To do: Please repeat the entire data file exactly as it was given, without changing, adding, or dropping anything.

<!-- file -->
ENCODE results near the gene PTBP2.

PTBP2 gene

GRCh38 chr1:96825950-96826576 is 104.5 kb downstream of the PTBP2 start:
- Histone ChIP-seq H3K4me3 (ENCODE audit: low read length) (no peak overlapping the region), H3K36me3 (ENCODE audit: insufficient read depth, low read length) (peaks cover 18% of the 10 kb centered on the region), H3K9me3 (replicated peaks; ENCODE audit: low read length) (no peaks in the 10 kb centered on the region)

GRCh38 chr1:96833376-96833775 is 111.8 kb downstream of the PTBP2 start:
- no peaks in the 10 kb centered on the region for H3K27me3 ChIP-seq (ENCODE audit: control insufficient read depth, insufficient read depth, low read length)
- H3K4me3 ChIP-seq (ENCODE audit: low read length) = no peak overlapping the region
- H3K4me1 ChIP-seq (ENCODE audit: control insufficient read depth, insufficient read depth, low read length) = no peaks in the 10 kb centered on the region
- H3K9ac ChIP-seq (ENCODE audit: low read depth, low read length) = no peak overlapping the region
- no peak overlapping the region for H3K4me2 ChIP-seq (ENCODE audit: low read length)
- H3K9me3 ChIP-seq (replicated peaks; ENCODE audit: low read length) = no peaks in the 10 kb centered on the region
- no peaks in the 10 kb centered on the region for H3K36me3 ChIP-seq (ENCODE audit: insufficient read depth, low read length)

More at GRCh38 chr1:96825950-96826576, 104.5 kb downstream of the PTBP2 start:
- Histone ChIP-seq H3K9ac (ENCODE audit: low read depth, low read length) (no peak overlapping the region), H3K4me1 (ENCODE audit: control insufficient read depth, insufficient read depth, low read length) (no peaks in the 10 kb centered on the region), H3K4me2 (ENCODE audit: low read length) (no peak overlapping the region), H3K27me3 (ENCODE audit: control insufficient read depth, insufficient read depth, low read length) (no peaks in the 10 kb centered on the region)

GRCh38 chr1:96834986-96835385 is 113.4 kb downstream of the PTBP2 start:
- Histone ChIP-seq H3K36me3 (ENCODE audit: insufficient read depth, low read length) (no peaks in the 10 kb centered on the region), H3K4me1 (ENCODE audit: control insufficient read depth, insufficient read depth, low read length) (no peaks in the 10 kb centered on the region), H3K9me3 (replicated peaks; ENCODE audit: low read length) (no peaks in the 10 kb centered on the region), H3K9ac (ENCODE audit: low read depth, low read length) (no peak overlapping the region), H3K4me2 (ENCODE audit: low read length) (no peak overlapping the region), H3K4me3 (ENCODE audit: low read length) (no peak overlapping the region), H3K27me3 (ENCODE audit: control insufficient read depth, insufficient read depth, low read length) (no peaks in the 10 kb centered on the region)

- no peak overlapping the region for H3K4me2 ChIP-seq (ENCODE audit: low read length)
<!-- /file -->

ENCODE results near the gene PTBP2.

PTBP2 gene

GRCh38 chr1:96825950-96826576 is 104.5 kb downstream of the PTBP2 start:
- Histone ChIP-seq H3K4me3 (ENCODE audit: low read length) (no peak overlapping the region), H3K36me3 (ENCODE audit: insufficient read depth, low read length) (peaks cover 18% of the 10 kb centered on the region), H3K9me3 (replicated peaks; ENCODE audit: low read length) (no peaks in the 10 kb centered on the region)

GRCh38 chr1:96833376-96833775 is 111.8 kb downstream of the PTBP2 start:
- no peaks in the 10 kb centered on the region for H3K27me3 ChIP-seq (ENCODE audit: control insufficient read depth, insufficient read depth, low read length)
- H3K4me3 ChIP-seq (ENCODE audit: low read length) = no peak overlapping the region
- H3K4me1 ChIP-seq (ENCODE audit: control insufficient read depth, insufficient read depth, low read length) = no peaks in the 10 kb centered on the region
- H3K9ac ChIP-seq (ENCODE audit: low read depth, low read length) = no peak overlapping the region
- no peak overlapping the region for H3K4me2 ChIP-seq (ENCODE audit: low read length)
- H3K9me3 ChIP-seq (replicated peaks; ENCODE audit: low read length) = no peaks in the 10 kb centered on the region
- no peaks in the 10 kb centered on the region for H3K36me3 ChIP-seq (ENCODE audit: insufficient read depth, low read length)

More at GRCh38 chr1:96825950-96826576, 104.5 kb downstream of the PTBP2 start:
- Histone ChIP-seq H3K9ac (ENCODE audit: low read depth, low read length) (no peak overlapping the region), H3K4me1 (ENCODE audit: control insufficient read depth, insufficient read depth, low read length) (no peaks in the 10 kb centered on the region), H3K4me2 (ENCODE audit: low read length) (no peak overlapping the region), H3K27me3 (ENCODE audit: control insufficient read depth, insufficient read depth, low read length) (no peaks in the 10 kb centered on the region)

GRCh38 chr1:96834986-96835385 is 113.4 kb downstream of the PTBP2 start:
- Histone ChIP-seq H3K36me3 (ENCODE audit: insufficient read depth, low read length) (no peaks in the 10 kb centered on the region), H3K4me1 (ENCODE audit: control insufficient read depth, insufficient read depth, low read length) (no peaks in the 10 kb centered on the region), H3K9me3 (replicated peaks; ENCODE audit: low read length) (no peaks in the 10 kb centered on the region), H3K9ac (ENCODE audit: low read depth, low read length) (no peak overlapping the region), H3K4me2 (ENCODE audit: low read length) (no peak overlapping the region), H3K4me3 (ENCODE audit: low read length) (no peak overlapping the region), H3K27me3 (ENCODE audit: control insufficient read depth, insufficient read depth, low read length) (no peaks in the 10 kb centered on the region)

- no peak overlapping the region for H3K4me2 ChIP-seq (ENCODE audit: low read length)